Coccidioidomycosis is a fungal infection endemic to the southwestern United States and certain areas of Mexico and Central and South America. Acute infection with Coccidioides immitis often is asymptomatic; however, approximately 40% of infected persons develop clinical manifestations characterized as a flulike syndrome, a severe pneumonia, or, rarely, disseminated disease and death. The acute disease typically resolves spontaneously, but in some patients it progresses to chronic localized disease of the lungs or other organs such as bone, skin, and meninges. Infection with C immitis can become disseminated widely in patients with immunosuppression secondary to malignant diseases, immunosuppressive drugs, or HIV infection. Patients with AIDS most commonly develop diffuse reticulonodular pulmonary involvement as initial presentation of their disseminated coccidioidomycosis. The definitive diagnosis is based on identification of C immitis by microscopy or culture. High complement fixation titers (>1:64) are associated with extrapulmonic spread and predict a poor outcome.
Treatment of disseminated coccidioidomycosis includes systemic antifungal therapy with amphotericin B or azoles. Amphotericin B remains the drug of choice for life-threatening disease. Fluconazole 400 mg daily or itraconazole 200 mg daily may be used to treat nonmeningeal coccidioidomycosis. High-dose fluconazole continued for life has become the preferred treatment in patients with coccidioidal meningitis, except in those patients who fail to respond to this treatment initially. Because relapses of disseminated disease are frequent, continuous treatment with antifungal drugs is recommended, particularly in patients with an underlying immunodeficiency, such as HIV disease.
C immitis is a dimorphic mold found primarily in arid regions throughout the southwestern United States (California, Arizona, New Mexico, southwestern Texas, and southern parts of Utah and Nevada), northern Mexico, Central America, and parts of South America, including Argentina, Venezuela, Columbia, and Brazil.(1) Mycelia of C immitis grow in soil during the rainy season and develop into thick-walled arthroconidia during the dry season. Wind and mechanical disruption of the soil make these arthroconidia easily airborne, and inhaling them leads to infection.(1)
On the basis of skin testing, it has been determined that approximately one third of residents in endemic areas are infected.(2-4) From 1990 to 1995, the incidence of coccidioidomycosis in Arizona increased by 144%.(5) The Arizona Department of Health Services reported that coccidioidomycosis disproportionately affected persons 65 years of age and older and HIV-infected individuals. In 1993, 10% of HIV-infected patients hospitalized in Arizona had a discharge diagnosis of coccidioidomycosis. Of these individuals, 33% died, compared with 10-15% of HIV-infected individuals hospitalized for other reasons. The increase in incidence of coccidioidomycosis in Arizona was attributed to both an increase of HIV-infected individuals moving into Arizona and a change in the weather pattern.(5) In a subsequent case-control study conducted in southern Arizona in 1995-97, being of black race, not taking antiretroviral therapy, and having a history of oral or esophageal candidiasis were associated significantly with increased risk of developing coccidioidomycosis.(6) Among persons with AIDS in Arizona, the incidence of symptomatic coccidioidomycosis was approximately 4% per year during the study period, representing a significant decrease from previous years and presumably reflecting antiretroviral therapy and increased use of azoles.(6)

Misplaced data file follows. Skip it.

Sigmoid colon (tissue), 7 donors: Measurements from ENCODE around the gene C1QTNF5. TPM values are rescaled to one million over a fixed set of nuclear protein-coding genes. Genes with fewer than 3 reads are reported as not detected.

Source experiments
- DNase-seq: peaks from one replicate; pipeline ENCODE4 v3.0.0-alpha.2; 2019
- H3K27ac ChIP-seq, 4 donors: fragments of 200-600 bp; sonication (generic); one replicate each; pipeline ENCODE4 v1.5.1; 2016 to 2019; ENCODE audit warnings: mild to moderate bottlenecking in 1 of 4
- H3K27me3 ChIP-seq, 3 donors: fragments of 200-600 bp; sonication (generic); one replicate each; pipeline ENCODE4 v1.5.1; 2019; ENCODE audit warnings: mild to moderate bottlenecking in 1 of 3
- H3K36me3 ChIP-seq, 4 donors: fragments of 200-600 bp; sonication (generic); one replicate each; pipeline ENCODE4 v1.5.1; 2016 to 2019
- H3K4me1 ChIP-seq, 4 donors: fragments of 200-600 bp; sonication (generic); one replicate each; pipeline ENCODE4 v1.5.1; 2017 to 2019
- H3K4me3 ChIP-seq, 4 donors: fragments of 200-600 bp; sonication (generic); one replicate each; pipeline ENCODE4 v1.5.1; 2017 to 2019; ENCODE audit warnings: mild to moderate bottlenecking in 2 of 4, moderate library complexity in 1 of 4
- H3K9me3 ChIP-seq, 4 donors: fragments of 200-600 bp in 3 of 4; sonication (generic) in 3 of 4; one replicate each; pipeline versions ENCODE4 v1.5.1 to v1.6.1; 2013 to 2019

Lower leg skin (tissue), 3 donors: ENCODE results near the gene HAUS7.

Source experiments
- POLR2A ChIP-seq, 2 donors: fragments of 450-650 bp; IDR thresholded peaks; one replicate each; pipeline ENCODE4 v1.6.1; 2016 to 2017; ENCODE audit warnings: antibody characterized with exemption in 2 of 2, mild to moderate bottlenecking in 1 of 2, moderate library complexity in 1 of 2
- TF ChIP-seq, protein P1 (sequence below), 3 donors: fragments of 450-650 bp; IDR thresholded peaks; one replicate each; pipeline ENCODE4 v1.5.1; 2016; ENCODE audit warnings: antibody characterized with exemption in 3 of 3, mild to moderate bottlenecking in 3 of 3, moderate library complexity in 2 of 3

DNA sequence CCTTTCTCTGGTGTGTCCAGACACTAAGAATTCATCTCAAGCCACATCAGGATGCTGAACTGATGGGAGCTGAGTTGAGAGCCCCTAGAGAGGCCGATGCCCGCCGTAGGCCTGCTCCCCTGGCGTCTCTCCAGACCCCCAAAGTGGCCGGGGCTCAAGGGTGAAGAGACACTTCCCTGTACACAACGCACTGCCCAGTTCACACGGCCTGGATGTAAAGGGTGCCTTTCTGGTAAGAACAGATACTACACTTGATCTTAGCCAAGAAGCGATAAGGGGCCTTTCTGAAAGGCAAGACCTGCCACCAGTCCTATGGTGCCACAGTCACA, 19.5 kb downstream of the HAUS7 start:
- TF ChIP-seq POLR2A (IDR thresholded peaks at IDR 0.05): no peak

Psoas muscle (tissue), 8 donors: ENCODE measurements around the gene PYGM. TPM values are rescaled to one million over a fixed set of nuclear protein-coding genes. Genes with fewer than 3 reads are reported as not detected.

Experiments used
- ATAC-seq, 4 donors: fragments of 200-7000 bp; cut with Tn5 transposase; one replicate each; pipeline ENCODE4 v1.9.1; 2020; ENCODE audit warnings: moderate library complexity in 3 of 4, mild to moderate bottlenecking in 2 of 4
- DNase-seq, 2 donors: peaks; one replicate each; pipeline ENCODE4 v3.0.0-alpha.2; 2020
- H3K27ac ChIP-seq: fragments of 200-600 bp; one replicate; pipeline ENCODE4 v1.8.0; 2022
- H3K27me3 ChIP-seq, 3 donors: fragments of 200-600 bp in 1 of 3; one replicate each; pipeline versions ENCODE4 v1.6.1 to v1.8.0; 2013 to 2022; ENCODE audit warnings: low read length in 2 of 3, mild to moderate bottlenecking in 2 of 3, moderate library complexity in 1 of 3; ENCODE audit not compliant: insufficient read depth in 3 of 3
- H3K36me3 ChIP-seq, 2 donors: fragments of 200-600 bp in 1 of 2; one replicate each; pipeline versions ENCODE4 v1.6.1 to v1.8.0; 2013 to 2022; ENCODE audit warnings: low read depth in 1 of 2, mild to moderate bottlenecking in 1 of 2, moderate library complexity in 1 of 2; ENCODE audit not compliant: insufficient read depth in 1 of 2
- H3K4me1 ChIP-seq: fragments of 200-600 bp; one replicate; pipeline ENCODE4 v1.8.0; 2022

The primary infection is asymptomatic in more than 50% of infected persons.(7) Filipino, African American, Native American, or Mexican origin is associated with increased risk of dissemination after primary infection.(8) In patients with documented HIV infection, disseminated coccidioidomycosis is a U.S. Centers for Disease Control and Prevention (CDC) AIDS-defining illness.(9) Coccidioidomycosis is reported in approximately 0.1% of AIDS patients living in nonendemic regions.(10)
After inhalation, C immitis spores develop a thick wall, forming cystlike spherules in the host tissue; the fungus then multiplies and forms many endospores within the spherules. The spherules eventually burst, giving rise to new spherules and spreading the infection. A granulomatous reaction similar to that in tuberculosis occurs in infected tissue. Local confinement of the infection primarily relies on T-lymphocyte response, although neutrophils and eosinophils also can be found in acute lesions. Humoral factors, particularly complement, also may play some role.(11)
In the immunocompetent host, the acute infection usually is confined to the lung, and resolution is rapid, even though viable fungi may survive in the tissue. In 1-2% of patients (including some who have no apparent immune defect), the disease can take a chronic, waxing and waning course involving the lung or other foci in the musculoskeletal system, skin, lymph nodes, and other organs.(11) Chronic meningitis is a life-threatening complication of dissemination that occurs in a few patients following the acute primary infection.(12,13)
In the patient with immunodeficiency caused by cytotoxic drugs, corticosteroid use, or HIV infection, coccidioidomycosis can present as a fulminant, disseminated infection. Diffuse, progressive involvement of the lungs and other organ systems may occur either during primary infection or as reactivation of a chronic, latent focus.(14,15)